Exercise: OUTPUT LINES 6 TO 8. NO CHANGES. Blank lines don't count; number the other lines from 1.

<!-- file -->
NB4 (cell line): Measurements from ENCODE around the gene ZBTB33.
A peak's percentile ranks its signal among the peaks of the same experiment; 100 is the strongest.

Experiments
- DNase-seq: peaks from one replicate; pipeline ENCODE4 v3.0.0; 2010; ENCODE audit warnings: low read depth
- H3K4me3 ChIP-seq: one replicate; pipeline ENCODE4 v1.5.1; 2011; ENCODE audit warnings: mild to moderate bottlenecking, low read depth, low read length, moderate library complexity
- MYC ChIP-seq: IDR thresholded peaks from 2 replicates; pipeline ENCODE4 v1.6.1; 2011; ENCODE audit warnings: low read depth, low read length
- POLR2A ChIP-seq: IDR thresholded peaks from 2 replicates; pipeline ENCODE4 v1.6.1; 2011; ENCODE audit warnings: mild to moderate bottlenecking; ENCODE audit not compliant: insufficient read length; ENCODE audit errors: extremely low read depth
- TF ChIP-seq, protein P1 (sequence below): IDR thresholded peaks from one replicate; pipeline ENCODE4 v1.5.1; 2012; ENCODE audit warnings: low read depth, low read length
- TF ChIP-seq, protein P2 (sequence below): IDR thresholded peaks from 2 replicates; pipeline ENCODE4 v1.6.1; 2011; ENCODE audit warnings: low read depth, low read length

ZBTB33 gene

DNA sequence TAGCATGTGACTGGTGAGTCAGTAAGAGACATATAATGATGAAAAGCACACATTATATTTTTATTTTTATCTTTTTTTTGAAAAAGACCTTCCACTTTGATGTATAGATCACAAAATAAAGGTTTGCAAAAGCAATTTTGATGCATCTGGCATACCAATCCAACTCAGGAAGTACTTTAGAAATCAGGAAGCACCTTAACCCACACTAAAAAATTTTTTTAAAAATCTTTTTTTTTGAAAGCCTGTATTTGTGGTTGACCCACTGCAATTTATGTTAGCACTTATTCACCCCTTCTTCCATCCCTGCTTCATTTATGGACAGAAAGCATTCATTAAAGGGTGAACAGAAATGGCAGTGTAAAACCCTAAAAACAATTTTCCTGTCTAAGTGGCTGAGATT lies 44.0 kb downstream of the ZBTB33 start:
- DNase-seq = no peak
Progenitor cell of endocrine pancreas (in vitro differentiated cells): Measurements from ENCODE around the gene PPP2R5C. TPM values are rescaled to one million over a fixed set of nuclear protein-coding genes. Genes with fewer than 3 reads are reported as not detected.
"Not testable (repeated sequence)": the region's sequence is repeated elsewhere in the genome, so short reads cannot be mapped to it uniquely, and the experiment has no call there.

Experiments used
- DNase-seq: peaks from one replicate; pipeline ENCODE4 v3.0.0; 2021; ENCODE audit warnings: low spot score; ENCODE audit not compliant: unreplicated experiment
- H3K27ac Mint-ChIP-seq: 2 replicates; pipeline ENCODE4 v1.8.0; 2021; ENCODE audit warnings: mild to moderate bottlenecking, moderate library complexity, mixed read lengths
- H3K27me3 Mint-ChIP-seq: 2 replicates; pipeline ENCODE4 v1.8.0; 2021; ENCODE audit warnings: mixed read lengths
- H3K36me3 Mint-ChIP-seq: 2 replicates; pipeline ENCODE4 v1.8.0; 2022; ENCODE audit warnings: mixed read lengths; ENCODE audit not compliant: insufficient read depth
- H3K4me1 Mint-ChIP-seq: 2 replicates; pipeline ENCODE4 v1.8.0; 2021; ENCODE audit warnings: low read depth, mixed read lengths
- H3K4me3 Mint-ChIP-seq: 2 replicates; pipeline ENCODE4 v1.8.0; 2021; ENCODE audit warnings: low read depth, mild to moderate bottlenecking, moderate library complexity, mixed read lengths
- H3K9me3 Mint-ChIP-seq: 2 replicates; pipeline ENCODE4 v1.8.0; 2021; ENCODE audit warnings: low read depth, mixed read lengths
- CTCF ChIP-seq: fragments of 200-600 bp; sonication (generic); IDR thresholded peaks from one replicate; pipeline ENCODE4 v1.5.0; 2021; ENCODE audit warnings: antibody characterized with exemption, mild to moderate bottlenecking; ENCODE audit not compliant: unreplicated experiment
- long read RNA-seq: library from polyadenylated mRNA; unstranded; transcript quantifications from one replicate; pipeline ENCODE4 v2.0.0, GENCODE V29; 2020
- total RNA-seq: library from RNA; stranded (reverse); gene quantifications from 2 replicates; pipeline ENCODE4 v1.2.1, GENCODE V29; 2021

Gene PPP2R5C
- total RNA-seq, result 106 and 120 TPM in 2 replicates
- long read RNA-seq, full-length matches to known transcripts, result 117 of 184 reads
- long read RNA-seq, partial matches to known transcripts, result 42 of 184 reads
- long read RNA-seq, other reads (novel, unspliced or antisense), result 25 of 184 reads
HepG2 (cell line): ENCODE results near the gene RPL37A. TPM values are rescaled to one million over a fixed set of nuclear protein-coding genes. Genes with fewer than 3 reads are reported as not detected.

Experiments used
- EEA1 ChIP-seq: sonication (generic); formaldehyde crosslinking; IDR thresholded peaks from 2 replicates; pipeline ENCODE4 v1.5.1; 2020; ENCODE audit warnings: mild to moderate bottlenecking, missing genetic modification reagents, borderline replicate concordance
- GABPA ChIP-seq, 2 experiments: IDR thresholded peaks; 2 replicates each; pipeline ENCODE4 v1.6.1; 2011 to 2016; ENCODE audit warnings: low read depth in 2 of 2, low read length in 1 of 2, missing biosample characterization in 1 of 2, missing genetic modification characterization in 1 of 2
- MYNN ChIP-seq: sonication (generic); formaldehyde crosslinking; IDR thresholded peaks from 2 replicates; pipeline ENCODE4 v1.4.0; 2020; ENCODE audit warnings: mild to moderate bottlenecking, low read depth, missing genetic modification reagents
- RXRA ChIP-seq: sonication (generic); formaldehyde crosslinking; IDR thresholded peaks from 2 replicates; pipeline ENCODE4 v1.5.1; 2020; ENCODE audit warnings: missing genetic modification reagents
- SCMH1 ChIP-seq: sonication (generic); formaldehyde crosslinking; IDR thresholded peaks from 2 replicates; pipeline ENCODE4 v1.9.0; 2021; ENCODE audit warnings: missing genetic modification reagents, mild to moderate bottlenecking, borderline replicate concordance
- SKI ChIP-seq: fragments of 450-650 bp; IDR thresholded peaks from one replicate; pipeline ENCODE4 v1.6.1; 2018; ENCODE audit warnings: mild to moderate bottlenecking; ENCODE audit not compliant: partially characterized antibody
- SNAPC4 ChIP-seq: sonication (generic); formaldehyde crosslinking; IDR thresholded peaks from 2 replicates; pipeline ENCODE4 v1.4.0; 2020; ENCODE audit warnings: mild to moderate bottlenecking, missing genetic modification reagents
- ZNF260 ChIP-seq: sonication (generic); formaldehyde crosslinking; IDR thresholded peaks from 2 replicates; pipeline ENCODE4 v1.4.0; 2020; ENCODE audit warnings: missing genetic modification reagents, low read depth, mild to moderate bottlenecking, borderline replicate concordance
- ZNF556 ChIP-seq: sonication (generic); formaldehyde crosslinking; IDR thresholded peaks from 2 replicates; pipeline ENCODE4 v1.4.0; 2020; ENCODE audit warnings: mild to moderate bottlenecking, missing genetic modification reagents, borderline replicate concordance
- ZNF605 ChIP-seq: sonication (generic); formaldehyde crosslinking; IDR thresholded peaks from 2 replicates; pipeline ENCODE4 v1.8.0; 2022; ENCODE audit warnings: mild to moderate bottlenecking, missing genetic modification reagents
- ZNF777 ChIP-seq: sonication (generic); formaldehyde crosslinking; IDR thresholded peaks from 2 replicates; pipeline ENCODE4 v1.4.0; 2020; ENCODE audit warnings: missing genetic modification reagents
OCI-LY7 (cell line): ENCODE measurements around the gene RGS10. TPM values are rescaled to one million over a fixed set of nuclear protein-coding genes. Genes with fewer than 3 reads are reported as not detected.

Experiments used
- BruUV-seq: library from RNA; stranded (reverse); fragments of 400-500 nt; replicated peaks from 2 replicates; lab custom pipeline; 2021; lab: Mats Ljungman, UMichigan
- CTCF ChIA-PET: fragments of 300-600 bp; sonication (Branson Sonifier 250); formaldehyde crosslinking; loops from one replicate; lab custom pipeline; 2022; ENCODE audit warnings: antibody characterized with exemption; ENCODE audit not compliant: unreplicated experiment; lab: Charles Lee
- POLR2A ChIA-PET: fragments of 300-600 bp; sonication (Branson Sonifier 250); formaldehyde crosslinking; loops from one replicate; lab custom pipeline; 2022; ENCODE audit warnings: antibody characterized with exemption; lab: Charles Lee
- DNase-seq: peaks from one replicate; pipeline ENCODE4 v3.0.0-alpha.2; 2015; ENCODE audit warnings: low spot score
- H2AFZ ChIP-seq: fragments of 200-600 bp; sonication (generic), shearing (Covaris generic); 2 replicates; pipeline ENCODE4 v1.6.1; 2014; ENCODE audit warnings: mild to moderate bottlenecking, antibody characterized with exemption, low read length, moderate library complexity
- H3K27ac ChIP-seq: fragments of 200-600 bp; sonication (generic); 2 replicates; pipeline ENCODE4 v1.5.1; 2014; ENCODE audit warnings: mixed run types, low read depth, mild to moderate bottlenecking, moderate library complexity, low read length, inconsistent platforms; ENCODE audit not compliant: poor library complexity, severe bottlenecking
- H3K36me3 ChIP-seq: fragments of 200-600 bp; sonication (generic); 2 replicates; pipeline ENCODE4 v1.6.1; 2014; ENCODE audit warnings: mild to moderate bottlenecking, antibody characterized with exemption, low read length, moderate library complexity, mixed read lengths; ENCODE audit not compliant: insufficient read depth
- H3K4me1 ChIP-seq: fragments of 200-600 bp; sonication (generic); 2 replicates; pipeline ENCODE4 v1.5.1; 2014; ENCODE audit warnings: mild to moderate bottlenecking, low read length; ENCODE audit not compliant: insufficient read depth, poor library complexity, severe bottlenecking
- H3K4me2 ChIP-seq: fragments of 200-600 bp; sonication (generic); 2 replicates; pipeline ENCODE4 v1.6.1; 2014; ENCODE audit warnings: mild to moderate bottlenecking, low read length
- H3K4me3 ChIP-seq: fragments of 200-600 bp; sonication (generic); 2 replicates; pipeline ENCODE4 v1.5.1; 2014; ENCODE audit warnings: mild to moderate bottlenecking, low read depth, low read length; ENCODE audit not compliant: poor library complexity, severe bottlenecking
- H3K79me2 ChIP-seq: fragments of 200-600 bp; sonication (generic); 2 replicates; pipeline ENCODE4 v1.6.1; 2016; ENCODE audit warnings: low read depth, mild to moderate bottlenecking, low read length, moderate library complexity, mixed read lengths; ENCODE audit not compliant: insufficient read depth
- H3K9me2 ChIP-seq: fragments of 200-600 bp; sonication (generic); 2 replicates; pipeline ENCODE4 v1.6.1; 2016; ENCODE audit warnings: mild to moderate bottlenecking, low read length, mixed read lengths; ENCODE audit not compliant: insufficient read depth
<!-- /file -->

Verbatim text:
- MYC ChIP-seq: IDR thresholded peaks from 2 replicates; pipeline ENCODE4 v1.6.1; 2011; ENCODE audit warnings: low read depth, low read length
- POLR2A ChIP-seq: IDR thresholded peaks from 2 replicates; pipeline ENCODE4 v1.6.1; 2011; ENCODE audit warnings: mild to moderate bottlenecking; ENCODE audit not compliant: insufficient read length; ENCODE audit errors: extremely low read depth
- TF ChIP-seq, protein P1 (sequence below): IDR thresholded peaks from one replicate; pipeline ENCODE4 v1.5.1; 2012; ENCODE audit warnings: low read depth, low read length